Advertisement
Browse Subject Areas
?

Click through the PLOS taxonomy to find articles in your field.

For more information about PLOS Subject Areas, click here.

  • Loading metrics

Interferon-β Produces Synergistic Combinatory Anti-Tumor Effects with Cisplatin or Pemetrexed on Mesothelioma Cells

  • Quanhai Li,

    Affiliations Division of Pathology and Cell Therapy, Chiba Cancer Center Research Institute, Chiba, Japan, Department of Molecular Biology and Oncology, Graduate School of Medicine, Chiba University, Chiba, Japan

  • Kiyoko Kawamura,

    Affiliation Division of Pathology and Cell Therapy, Chiba Cancer Center Research Institute, Chiba, Japan

  • Shan Yang,

    Affiliations Division of Pathology and Cell Therapy, Chiba Cancer Center Research Institute, Chiba, Japan, Department of Molecular Biology and Oncology, Graduate School of Medicine, Chiba University, Chiba, Japan

  • Shinya Okamoto,

    Affiliation Department of Biochemistry, Graduate School of Pharmaceutical Science, Chiba University, Chiba, Japan

  • Hiroshi Kobayashi,

    Affiliation Department of Biochemistry, Graduate School of Pharmaceutical Science, Chiba University, Chiba, Japan

  • Yuji Tada,

    Affiliation Department of Respirology, Graduate School of Medicine, Chiba University, Chiba, Japan

  • Ikuo Sekine,

    Affiliation Department of Medical Oncology, Graduate School of Medicine, Chiba University, Chiba, Japan

  • Yuichi Takiguchi,

    Affiliation Department of Medical Oncology, Graduate School of Medicine, Chiba University, Chiba, Japan

  • Masato Shingyouji,

    Affiliation Division of Thoracic Diseases, Chiba Cancer Center, Chiba, Japan

  • Koichiro Tatsumi,

    Affiliation Department of Respirology, Graduate School of Medicine, Chiba University, Chiba, Japan

  • Hideaki Shimada,

    Affiliation Department of Surgery, School of Medicine, Toho University, Tokyo, Japan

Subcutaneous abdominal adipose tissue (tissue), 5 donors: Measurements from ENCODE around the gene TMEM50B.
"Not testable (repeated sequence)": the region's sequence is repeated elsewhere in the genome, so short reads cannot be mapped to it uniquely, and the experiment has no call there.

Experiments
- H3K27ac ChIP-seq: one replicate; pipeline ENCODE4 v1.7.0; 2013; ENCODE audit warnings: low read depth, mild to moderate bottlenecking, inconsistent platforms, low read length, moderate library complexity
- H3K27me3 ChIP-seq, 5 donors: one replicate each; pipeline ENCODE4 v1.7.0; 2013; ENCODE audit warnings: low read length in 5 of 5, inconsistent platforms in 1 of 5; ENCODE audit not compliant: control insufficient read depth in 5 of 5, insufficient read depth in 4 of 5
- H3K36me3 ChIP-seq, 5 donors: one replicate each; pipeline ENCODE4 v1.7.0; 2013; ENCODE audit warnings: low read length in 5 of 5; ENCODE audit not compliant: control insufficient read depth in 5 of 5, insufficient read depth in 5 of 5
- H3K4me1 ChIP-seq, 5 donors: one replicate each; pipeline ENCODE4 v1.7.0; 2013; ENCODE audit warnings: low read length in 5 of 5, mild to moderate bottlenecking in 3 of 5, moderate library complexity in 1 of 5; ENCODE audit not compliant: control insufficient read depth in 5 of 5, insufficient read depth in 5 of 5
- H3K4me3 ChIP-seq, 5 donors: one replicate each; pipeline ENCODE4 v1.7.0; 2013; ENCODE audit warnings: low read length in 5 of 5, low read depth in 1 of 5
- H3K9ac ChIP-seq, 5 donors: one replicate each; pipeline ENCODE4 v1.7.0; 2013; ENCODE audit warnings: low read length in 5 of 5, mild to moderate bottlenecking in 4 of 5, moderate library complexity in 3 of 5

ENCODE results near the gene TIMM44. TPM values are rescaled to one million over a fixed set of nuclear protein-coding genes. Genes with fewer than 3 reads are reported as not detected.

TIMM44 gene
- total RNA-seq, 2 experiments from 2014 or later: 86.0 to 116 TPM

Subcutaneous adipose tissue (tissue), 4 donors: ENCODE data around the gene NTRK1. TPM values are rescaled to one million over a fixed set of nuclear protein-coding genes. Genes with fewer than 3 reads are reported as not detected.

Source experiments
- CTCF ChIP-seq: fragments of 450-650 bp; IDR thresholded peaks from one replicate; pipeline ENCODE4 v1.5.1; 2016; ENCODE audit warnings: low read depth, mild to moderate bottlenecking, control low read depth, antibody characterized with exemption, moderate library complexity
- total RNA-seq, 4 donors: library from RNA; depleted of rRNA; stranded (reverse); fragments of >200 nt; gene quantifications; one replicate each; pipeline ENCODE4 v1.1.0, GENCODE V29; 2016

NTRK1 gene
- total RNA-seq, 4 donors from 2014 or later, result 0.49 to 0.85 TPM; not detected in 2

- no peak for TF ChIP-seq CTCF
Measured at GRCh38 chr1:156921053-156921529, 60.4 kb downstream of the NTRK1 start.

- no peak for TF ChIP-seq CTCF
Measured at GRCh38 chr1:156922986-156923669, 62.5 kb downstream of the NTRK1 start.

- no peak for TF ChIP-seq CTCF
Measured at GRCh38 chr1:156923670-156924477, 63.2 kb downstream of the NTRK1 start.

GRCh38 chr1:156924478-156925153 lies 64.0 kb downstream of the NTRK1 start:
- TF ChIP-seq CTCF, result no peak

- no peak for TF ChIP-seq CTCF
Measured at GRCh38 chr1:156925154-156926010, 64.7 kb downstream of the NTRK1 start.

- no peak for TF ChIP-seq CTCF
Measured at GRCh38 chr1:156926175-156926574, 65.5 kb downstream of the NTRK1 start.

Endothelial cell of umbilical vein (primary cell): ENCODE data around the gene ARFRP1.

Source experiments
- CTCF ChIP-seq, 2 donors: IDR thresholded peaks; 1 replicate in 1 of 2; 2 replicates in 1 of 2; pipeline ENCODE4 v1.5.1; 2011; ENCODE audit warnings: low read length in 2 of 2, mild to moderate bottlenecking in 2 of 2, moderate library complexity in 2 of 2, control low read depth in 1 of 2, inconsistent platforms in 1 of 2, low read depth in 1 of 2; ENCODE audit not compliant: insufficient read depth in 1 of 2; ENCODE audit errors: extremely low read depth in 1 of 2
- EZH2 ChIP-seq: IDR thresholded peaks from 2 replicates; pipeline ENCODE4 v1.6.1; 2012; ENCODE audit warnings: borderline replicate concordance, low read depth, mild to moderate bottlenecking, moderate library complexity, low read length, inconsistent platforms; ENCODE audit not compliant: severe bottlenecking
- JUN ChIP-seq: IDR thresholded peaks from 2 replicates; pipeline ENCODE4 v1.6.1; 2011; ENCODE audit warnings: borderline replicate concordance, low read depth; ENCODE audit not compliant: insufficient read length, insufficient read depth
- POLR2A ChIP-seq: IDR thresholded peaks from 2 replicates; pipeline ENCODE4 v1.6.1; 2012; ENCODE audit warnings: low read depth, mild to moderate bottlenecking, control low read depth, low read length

• Kenzo Hiroshima,

    Affiliation Department of Pathology, Tokyo Women’s Medical University Yachiyo Medical Center, Yachiyo, Japan

  • Masatoshi Tagawa

    mtagawa@chiba-cc.jp

    Affiliations Division of Pathology and Cell Therapy, Chiba Cancer Center Research Institute, Chiba, Japan, Department of Molecular Biology and Oncology, Graduate School of Medicine, Chiba University, Chiba, Japan

Interferon-β Produces Synergistic Combinatory Anti-Tumor Effects with Cisplatin or Pemetrexed on Mesothelioma Cells

  • Quanhai Li, 
  • Kiyoko Kawamura, 
  • Shan Yang, 
  • Shinya Okamoto, 
  • Hiroshi Kobayashi, 
  • Yuji Tada, 
  • Ikuo Sekine, 
  • Yuichi Takiguchi, 
  • Masato Shingyouji, 
  • Koichiro Tatsumi
PLOS
x

Abstract

Interferons (IFNs) have been tested for the therapeutic effects in various types of malignancy, but mechanisms of the anti-tumors effects and the differential biological activities among IFN members are dependent on respective cell types. In this study, we examined growth inhibitory activities of type I and III IFNs on 5 kinds of human mesothelioma cells bearing wild-type p53 gene, and showed that type I IFNs but not type III IFNs decreased the cell viabilities. Moreover, growth inhibitory activities and up-regulated expression levels of the major histocompatibility complexes class I antigens were greater with IFN-β than with IFN-α treatments. Cell cycle analyses demonstrated that type I IFNs increased S- and G2/M-phase populations, and subsequently sub-G1-phase fractions. The cell cycle changes were also greater with IFN-β than IFN-α treatments, and these data collectively showed that IFN-β had stronger biological activities than IFN-α in mesothelioma. Type I IFNs-treated cells increased p53 expression and the phosphorylation levels, and activated apoptotic pathways. A combinatory use of IFN-β and cisplatin or pemetrexed, both of which are the current first-line chemotherapeutic agents for mesothelioma, produced synergistic anti-tumor effects, which were also evidenced by increased sub-G1-phase fractions. These data demonstrated firstly to our knowledge that IFN-β produced synergistic anti-tumor effects with cisplatin or pemetrexed on mesothelioma through up-regulated p53 expression.

Introduction

Malignant mesothelioma, often linked with asbestos exposure, evokes serious social concerns in many countries, and the patient numbers in Western countries and newly industrializing economies will progressively increase in the next decades [1,2]. Mesothelioma spreads along the pleural cavity and is often resistant to conventional treatments. Extrapleural pneumonectomy is applicable to the cases only at the early phase, but the recurrence is common despite the radical operation procedures. The current therapeutic strategy for the majority of mesothelioma cases is primarily chemotherapy, and a combinatory use of cisplatin (CDDP) and pemetrexed (PEM) is the first-line regimen [3]. A median survival period with the regimen is however relatively short, about 12 months, and possible second-line anti-cancer agents have not yet been demonstrated.